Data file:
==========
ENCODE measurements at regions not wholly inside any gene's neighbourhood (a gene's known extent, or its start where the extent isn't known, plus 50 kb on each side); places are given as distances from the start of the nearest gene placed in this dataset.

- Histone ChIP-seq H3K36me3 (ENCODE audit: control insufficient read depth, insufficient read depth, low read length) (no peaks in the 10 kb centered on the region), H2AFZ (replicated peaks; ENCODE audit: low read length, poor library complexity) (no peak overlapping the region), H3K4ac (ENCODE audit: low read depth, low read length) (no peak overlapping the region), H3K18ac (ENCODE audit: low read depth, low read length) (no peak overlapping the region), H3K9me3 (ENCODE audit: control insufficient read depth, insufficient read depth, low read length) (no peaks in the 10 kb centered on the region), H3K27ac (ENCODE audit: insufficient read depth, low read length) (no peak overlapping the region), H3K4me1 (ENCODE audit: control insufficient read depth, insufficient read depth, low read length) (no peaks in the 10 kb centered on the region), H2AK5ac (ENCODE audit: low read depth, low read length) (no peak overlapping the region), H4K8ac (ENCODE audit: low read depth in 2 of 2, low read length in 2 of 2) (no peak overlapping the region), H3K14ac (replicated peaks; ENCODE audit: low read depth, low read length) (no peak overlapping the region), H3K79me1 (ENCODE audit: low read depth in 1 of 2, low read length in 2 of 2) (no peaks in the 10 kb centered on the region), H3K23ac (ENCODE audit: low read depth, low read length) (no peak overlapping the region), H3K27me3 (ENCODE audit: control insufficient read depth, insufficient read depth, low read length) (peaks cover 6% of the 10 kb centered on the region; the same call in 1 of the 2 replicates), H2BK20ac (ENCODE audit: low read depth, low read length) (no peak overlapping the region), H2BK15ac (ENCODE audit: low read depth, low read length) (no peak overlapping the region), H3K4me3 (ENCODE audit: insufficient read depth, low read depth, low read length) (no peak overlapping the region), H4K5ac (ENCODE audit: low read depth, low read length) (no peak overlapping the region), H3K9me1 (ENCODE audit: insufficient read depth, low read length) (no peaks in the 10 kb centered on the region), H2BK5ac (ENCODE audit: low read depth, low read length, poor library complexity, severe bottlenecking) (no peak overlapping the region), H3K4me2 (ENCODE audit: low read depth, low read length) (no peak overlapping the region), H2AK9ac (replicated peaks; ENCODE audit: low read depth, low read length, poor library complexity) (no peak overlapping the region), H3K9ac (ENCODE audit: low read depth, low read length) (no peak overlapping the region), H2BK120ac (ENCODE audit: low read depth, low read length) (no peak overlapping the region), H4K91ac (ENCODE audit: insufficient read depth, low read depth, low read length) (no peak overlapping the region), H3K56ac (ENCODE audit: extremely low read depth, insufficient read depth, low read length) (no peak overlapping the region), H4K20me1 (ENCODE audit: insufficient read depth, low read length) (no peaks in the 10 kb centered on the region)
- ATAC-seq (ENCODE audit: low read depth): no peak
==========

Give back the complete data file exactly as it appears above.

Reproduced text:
ENCODE measurements at regions not wholly inside any gene's neighbourhood (a gene's known extent, or its start where the extent isn't known, plus 50 kb on each side); places are given as distances from the start of the nearest gene placed in this dataset.

- Histone ChIP-seq H3K36me3 (ENCODE audit: control insufficient read depth, insufficient read depth, low read length) (no peaks in the 10 kb centered on the region), H2AFZ (replicated peaks; ENCODE audit: low read length, poor library complexity) (no peak overlapping the region), H3K4ac (ENCODE audit: low read depth, low read length) (no peak overlapping the region), H3K18ac (ENCODE audit: low read depth, low read length) (no peak overlapping the region), H3K9me3 (ENCODE audit: control insufficient read depth, insufficient read depth, low read length) (no peaks in the 10 kb centered on the region), H3K27ac (ENCODE audit: insufficient read depth, low read length) (no peak overlapping the region), H3K4me1 (ENCODE audit: control insufficient read depth, insufficient read depth, low read length) (no peaks in the 10 kb centered on the region), H2AK5ac (ENCODE audit: low read depth, low read length) (no peak overlapping the region), H4K8ac (ENCODE audit: low read depth in 2 of 2, low read length in 2 of 2) (no peak overlapping the region), H3K14ac (replicated peaks; ENCODE audit: low read depth, low read length) (no peak overlapping the region), H3K79me1 (ENCODE audit: low read depth in 1 of 2, low read length in 2 of 2) (no peaks in the 10 kb centered on the region), H3K23ac (ENCODE audit: low read depth, low read length) (no peak overlapping the region), H3K27me3 (ENCODE audit: control insufficient read depth, insufficient read depth, low read length) (peaks cover 6% of the 10 kb centered on the region; the same call in 1 of the 2 replicates), H2BK20ac (ENCODE audit: low read depth, low read length) (no peak overlapping the region), H2BK15ac (ENCODE audit: low read depth, low read length) (no peak overlapping the region), H3K4me3 (ENCODE audit: insufficient read depth, low read depth, low read length) (no peak overlapping the region), H4K5ac (ENCODE audit: low read depth, low read length) (no peak overlapping the region), H3K9me1 (ENCODE audit: insufficient read depth, low read length) (no peaks in the 10 kb centered on the region), H2BK5ac (ENCODE audit: low read depth, low read length, poor library complexity, severe bottlenecking) (no peak overlapping the region), H3K4me2 (ENCODE audit: low read depth, low read length) (no peak overlapping the region), H2AK9ac (replicated peaks; ENCODE audit: low read depth, low read length, poor library complexity) (no peak overlapping the region), H3K9ac (ENCODE audit: low read depth, low read length) (no peak overlapping the region), H2BK120ac (ENCODE audit: low read depth, low read length) (no peak overlapping the region), H4K91ac (ENCODE audit: insufficient read depth, low read depth, low read length) (no peak overlapping the region), H3K56ac (ENCODE audit: extremely low read depth, insufficient read depth, low read length) (no peak overlapping the region), H4K20me1 (ENCODE audit: insufficient read depth, low read length) (no peaks in the 10 kb centered on the region)
- ATAC-seq (ENCODE audit: low read depth): no peak